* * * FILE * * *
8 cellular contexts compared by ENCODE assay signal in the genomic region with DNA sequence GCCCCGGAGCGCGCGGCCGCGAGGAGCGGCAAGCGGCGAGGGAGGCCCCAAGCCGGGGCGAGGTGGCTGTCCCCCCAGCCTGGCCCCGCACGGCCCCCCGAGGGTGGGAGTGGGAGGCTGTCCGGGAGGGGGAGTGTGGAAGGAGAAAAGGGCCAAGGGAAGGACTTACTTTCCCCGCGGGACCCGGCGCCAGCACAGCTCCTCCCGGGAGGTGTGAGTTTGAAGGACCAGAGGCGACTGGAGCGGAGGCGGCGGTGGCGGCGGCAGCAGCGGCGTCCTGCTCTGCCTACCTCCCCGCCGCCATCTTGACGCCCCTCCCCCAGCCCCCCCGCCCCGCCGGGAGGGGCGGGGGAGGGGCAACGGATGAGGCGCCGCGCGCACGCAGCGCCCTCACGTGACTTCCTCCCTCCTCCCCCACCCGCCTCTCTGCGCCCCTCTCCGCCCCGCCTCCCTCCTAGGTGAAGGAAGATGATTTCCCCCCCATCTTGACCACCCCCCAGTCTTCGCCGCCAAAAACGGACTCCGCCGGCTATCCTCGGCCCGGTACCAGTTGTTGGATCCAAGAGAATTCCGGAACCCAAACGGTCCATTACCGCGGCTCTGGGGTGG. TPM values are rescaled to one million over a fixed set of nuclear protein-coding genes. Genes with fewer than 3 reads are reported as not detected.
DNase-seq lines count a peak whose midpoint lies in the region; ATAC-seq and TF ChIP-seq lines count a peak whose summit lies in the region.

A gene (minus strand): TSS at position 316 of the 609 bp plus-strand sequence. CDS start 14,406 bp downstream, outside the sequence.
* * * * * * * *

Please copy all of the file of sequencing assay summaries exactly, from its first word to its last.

8 cellular contexts compared by ENCODE assay signal in the genomic region with DNA sequence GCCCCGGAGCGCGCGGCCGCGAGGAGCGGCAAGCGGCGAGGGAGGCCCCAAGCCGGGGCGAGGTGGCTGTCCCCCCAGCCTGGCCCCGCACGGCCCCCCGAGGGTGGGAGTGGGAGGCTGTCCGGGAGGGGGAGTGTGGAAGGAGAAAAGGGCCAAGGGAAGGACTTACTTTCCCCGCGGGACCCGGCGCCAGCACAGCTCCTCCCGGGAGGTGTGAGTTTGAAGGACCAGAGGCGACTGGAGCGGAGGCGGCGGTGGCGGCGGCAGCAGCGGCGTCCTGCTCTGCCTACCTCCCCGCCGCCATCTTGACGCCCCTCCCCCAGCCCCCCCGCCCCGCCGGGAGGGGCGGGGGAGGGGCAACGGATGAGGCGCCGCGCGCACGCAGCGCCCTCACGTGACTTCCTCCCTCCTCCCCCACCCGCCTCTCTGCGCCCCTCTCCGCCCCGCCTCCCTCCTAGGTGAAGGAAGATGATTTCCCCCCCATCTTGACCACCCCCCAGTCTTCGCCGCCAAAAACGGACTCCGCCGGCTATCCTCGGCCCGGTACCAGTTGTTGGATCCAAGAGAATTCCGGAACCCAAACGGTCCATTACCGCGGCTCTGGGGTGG. TPM values are rescaled to one million over a fixed set of nuclear protein-coding genes. Genes with fewer than 3 reads are reported as not detected.
DNase-seq lines count a peak whose midpoint lies in the region; ATAC-seq and TF ChIP-seq lines count a peak whose summit lies in the region.

A gene (minus strand): TSS at position 316 of the 609 bp plus-strand sequence. CDS start 14,406 bp downstream, outside the sequence.